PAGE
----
Call it what you will – The Great Resignation, The Big Quit, The Great Talent Reshuffle – your sales organization (and possibly your career) is facing a new threat. While every category of talent has become harder to recruit and retain, top sales talent has the most opportunities to work for whoever they want, selling whatever they prefer, under whatever terms they choose.
As Helen Fanucci, Microsoft transformation leader and host of the Love Your Team podcast, says, “Your top talent can walk out the door without taking a single step.”
So, when you do hire a new rep, you want it to stick. Here is an engaging and long-lasting way to do that.
But first, let’s look at rep replacement cost.
The dollar cost of replacing a top sales rep is sobering. While most analysis focuses on the beefy costs of recruiting (which often run north of $75,000), the big dollars are hiding in the opportunity cost.
Top talent is where you get the overachievement of quota that covers the inevitable underachievement of the bottom one-third of your team. And top talent tends to leave very early in your fiscal year for one simple reason: to maximize their earnings opportunity when they go to where the grass looks greener – perhaps selling for your fiercest competitor.
When you add up the revenue lost while you are recruiting, onboarding, and ramping a new rep, the true cost is approximately equal to that rep’s total quota.
Savvy operators have always recognized the costs and risks associated with top sales talent walking out the door, and they make judicious accommodations in compensation, territory assignment, generous expense accounts, and annual recognition trips.
However, in the new reality – where anyone can work for anyone they choose, without regard for geography or, frankly, detailed product knowledge – these traditional measures aren’t enough. Big signing bonuses, work flexibility, and hot products to be sold for even hotter companies all stoke the fires of the war for talent, turning up the temperature on managers to retain their best.
But what about the other end of the talent pipeline? When you do get a promising future star to join your team, is there anything you can do to not only shorten their onboarding and ramp time to full productivity, but to reduce the chance they will leave your team just when you have come to rely on their contribution?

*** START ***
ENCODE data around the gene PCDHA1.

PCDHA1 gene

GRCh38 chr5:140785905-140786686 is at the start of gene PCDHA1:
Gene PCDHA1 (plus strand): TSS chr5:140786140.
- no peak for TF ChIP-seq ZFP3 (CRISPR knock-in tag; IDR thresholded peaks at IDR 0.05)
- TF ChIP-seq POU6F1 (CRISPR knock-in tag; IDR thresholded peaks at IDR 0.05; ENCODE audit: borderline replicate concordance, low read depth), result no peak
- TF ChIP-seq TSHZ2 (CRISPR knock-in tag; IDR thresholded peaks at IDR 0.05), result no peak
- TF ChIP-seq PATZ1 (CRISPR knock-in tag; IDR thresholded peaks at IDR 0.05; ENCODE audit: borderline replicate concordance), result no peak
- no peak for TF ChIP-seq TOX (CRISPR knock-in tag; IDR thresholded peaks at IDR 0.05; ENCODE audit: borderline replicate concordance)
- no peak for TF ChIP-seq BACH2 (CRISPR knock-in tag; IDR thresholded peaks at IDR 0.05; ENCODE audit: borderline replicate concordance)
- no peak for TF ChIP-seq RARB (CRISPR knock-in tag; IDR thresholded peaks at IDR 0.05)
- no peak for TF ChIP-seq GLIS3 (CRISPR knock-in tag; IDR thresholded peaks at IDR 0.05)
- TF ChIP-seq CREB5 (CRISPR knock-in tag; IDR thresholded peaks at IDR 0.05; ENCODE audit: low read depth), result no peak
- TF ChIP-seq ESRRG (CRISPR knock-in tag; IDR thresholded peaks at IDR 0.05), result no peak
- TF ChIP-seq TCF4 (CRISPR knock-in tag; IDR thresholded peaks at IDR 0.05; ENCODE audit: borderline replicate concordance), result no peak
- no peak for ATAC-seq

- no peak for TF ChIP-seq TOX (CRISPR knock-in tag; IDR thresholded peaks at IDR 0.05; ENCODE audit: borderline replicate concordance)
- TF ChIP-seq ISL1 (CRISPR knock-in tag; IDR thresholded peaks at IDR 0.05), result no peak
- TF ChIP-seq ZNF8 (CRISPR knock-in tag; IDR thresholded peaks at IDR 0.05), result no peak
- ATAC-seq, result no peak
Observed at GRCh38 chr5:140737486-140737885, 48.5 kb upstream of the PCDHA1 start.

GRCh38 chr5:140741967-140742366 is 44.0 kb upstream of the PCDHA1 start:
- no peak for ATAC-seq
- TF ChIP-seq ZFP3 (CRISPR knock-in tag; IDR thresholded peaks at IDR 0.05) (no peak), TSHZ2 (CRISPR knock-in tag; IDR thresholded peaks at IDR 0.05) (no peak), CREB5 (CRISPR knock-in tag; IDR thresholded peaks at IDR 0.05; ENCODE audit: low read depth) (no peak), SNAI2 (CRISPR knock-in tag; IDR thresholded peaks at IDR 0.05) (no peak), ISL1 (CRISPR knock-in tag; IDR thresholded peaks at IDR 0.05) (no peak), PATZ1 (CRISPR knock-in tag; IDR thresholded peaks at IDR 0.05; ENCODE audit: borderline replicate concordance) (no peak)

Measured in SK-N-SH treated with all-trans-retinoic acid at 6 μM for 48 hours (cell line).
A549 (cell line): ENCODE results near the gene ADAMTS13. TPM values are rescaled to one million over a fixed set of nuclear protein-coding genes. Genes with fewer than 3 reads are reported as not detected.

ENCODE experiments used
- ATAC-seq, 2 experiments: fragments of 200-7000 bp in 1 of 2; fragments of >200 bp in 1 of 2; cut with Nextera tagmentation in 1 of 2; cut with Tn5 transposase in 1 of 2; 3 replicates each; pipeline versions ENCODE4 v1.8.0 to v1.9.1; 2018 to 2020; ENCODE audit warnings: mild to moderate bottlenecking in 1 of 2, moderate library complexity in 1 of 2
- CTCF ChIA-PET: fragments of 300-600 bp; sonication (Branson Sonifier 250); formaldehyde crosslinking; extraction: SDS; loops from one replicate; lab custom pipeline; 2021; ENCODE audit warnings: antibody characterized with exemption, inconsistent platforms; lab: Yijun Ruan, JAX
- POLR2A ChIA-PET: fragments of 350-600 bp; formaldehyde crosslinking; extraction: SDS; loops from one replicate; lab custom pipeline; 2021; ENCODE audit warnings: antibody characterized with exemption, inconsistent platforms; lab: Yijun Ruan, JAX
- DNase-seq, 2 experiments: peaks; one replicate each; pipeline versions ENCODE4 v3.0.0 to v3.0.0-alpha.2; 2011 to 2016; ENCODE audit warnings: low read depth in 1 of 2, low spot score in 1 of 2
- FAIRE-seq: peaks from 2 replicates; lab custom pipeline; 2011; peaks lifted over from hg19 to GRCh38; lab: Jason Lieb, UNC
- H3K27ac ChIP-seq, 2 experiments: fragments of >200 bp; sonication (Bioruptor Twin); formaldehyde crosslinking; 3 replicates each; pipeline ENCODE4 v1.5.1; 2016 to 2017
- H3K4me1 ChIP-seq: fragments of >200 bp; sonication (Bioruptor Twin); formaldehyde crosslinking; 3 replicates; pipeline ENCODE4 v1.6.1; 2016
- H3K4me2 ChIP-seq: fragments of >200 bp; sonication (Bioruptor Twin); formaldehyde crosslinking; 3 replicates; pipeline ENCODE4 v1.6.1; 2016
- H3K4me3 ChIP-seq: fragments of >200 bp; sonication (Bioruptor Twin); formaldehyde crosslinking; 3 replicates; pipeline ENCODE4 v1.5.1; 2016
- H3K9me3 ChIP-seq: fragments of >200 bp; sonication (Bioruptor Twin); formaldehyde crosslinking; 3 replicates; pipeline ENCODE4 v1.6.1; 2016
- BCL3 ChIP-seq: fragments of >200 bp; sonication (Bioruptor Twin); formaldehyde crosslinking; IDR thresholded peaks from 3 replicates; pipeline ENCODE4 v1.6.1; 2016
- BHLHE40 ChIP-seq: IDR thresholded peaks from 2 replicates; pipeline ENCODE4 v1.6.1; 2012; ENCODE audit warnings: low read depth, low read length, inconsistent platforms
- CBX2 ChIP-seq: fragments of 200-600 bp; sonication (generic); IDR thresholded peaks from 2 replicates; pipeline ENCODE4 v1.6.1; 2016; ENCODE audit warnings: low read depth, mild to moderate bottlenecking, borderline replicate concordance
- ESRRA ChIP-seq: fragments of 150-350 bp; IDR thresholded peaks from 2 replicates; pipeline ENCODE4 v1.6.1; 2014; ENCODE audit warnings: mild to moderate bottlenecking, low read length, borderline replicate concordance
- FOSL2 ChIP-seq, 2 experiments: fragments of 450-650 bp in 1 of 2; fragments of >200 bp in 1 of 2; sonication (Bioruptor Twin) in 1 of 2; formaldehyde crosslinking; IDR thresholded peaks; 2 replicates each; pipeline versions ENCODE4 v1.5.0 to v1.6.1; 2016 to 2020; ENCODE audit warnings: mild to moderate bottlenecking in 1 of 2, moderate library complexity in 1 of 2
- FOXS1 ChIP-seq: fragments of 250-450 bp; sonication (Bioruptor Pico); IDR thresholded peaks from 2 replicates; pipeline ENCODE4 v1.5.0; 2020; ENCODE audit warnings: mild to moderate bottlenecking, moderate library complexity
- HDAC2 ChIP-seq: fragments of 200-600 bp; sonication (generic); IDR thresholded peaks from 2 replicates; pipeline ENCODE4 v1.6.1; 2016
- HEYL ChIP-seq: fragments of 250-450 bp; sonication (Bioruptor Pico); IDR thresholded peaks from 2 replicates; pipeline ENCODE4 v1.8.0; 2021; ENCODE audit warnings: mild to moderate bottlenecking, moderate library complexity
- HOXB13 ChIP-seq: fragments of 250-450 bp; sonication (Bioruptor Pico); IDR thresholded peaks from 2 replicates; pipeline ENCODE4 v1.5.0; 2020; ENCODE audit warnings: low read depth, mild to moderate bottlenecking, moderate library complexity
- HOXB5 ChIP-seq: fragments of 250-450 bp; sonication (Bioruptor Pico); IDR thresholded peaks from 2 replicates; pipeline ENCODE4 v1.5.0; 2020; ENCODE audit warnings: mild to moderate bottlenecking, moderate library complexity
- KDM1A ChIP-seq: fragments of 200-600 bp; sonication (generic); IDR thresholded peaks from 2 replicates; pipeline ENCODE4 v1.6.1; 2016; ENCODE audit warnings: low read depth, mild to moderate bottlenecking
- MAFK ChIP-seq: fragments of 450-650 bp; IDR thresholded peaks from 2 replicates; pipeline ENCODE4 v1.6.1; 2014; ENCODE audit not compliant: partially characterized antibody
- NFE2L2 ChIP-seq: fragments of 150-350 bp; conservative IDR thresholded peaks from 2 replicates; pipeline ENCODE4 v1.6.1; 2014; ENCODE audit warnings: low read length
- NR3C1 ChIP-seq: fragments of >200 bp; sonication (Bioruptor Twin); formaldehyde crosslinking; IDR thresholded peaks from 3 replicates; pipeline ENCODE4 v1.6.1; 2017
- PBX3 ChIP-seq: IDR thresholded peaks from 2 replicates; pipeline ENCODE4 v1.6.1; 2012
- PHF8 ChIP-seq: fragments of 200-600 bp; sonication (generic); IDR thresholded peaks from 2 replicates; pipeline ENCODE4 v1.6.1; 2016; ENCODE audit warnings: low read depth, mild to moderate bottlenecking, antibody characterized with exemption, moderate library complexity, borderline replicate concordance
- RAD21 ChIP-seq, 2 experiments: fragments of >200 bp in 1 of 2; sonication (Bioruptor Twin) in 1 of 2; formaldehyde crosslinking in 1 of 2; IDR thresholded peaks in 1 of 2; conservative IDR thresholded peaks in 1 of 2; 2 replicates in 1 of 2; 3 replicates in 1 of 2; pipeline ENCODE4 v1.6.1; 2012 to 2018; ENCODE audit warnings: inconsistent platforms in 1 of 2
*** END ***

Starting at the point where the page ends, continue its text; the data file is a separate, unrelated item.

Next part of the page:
It turns out there is, and it involves why human beings work with each other at all. The standard model used by too many employers is based on a transactional relationship. We pay you. You produce for us. This model – called “coin operated” – has been popular for many decades. But now we operate in a world full of alternatives. Other employers might offer more work flexibility, better tools, and a higher sense of purpose and value.
Cold calling sounds like exactly the opposite of what might be included in an attractive package to be dangled in front of a great sales candidate. And it is. But consider this: When a new sales rep joins your team, what do they need to learn?
The usual answer is “our product,” and the usual onboarding program is lots of training on product features, the value your product provides, use cases, pricing and packaging, and talk tracks for each relevant market segment. At some point, your new rep is ready to hold discovery meetings, give or coordinate demos, and work on deals. Hopefully, they get some early wins and ramp to quota. This process usually takes months, and, until they close their first deal, it is very hard to know how they are coming along – much less whether they will stay or go once they are ramped.
Now, let’s do a thought experiment. In addition to all that product and process training, what would happen if we exposed every new team member directly to the voices of our prospects? Not via mere recordings or dry email exchanges, but via live, human conversations. We would love to have our freshly hired rep make an emotional connection to how our products and our team help customers. If our new rep were to have enough conversations per day with prospective customers – conversations with a purpose – we should be able to accelerate the process of getting onboard not just with the product, but with our mission and the value we provide. In other words, when our new rep has live, purposeful prospecting conversations, they quickly adapt from “outsider learning about our value” to “sales professional providing value” – the value of exploring the possibility of taking a next exploratory step.
So, if we think conversations with prospective customers powerfully bind our new rep to our company, products, and mission, when should we start? Is their first day too early?
It turns out that Day One is just right. Here’s a simple program that consistently yields a committed, confident team member:
This simple program will immediately transform and accelerate your onboarding process – yielding new reps who are confident in the value of your solutions, confident in their ability to have real conversations with real prospects, and committed to your company and mission for one simple reason: They have been actively selling it, under just the right amount of pressure and with just the right amount of help, from Day One.
During a two-month onboarding process, your new rep will talk with more than 200 relevant decision makers – providing context for all that product and market knowledge they are simultaneously gaining through classes and content. They will truly hit the ground running, fully engaged and visibly productive, from Day One.
And when recruiters come with their tempting offers? You will sleep a little bit better knowing that your team’s commitment to your mission, company, and customers was established in the deepest way possible: by the simple, repeatable process of building trust with the human voice.
Chris Beall is CEO at ConnectAndSell.